Opinion

Appreciating history through an appreciation of film

“Those who fail to learn from the mistakes of history…are doomed to repeat them.” It’s an old saying but never without relevance, no matter the period of time. I remember first hearing this quote uttered by my fifth grade teacher some 25 years ago, and it’s stuck with me ever since. Part of what sparked my interest in the study of history can be traced back to the underlying sentiment in that very simple statement. In conversations concerning historical matters, I always try to convey that sense of appreciation of history that has led me to make it one of the focuses of my undergraduate work and hopefully very soon, my graduate work.

Phi Alpha Theta, the History Honor Society, has taken on the task this year of encouraging an interest in history with its “History Night At the Movies” program.

“The purpose of this program is to help generate an appreciation of history through the medium of film,” said Phi Alpha Theta President Octavio Ramos, himself a Graduate student in the History Department.

The first in a regular bimonthly series of films will be Blackhawk Down, the story of the October 1993 battle in Mogadishu, Somalia, between U.S. Army forces and militia units loyal to the late Somali warlord Muhammad Farah Adid. The battle is perhaps best known as the event that precipitated the Clinton administration’s withdrawal of all U.S. forces from that country.

Following the presentation of the film, Phi Alpha Theta advisor Dr. Edmund Abaka, a specialist in African history and Interim Director of the African-American Studies Program, will be conducting a short lecture on the factual aspects of the film.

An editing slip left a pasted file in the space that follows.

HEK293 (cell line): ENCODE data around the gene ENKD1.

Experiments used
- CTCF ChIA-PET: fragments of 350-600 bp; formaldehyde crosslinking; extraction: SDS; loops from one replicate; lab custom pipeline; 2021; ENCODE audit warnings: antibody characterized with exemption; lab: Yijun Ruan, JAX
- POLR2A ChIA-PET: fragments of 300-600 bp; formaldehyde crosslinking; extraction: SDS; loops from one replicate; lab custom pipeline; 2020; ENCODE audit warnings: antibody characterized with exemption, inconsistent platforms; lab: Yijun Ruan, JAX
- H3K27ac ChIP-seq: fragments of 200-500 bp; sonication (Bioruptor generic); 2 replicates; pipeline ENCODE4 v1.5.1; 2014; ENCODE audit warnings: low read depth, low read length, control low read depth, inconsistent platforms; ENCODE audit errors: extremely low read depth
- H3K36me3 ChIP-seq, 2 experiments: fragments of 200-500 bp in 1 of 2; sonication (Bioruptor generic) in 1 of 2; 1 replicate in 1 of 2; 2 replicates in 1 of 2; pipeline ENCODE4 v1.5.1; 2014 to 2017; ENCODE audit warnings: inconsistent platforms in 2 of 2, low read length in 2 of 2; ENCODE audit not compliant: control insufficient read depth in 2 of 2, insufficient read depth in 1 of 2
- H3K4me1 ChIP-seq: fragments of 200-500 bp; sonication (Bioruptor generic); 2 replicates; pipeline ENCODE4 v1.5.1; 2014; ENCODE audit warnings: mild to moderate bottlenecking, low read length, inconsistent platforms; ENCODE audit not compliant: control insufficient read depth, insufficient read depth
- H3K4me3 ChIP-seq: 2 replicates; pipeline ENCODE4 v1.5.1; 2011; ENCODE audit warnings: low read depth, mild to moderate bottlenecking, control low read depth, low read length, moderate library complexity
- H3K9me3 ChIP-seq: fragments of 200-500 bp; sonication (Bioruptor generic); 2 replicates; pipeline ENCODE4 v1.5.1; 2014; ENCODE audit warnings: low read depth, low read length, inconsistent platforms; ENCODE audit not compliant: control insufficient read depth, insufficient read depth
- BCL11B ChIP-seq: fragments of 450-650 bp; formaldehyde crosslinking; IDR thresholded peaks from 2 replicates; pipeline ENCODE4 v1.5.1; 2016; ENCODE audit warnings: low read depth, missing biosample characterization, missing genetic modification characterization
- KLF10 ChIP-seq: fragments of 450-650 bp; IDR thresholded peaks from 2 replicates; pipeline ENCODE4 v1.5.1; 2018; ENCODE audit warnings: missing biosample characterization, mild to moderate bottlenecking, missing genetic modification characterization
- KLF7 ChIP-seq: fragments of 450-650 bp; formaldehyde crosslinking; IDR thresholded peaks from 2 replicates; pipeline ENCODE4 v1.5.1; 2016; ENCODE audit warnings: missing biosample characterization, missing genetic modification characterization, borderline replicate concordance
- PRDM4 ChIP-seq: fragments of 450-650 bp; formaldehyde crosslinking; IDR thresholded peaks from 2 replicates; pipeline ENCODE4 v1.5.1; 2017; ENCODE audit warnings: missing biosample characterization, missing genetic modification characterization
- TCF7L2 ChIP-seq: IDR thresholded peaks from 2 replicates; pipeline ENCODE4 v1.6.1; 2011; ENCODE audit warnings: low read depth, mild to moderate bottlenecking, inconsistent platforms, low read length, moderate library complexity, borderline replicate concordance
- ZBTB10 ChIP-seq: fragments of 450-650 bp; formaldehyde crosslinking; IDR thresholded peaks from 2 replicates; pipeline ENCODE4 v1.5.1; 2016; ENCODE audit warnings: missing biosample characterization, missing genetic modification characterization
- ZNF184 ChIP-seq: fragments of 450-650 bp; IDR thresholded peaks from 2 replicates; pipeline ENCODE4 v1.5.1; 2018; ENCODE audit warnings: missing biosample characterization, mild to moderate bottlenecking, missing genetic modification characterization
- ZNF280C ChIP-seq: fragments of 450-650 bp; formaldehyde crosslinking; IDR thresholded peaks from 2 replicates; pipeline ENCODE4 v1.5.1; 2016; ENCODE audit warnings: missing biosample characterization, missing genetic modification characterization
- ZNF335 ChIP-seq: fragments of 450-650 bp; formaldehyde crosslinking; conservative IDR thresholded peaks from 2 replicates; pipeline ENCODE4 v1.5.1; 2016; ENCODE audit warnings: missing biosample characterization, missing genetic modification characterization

Almost since the advent of motion pictures, visual images of historical themes or events have made their way to prominence among motion picture productions. Today there is an entire commercial television network devoted to history, The History Channel. But why is an interest and appreciation of history important? For Ramos it’s because it gives one a sense of one’s context in the world.

“History is the sense of where we came from as well as where we are now,” he said. “It’s the best indicator of where we are going.”

Blackhawk Down will be shown this Thursday at 7:30 p.m. in LC 110. Anyone interested in attending or in membership in Phi Alpha Theta can contact Mr. Ramos at o.ramos@umiami.edu. Free pizza and refreshments will be served.

Scott Wacholtz can be contacted at s.wacholtz@umiami.edu.

November 16, 2004

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The Miami Hurricane

Student newspaper at the University of Miami


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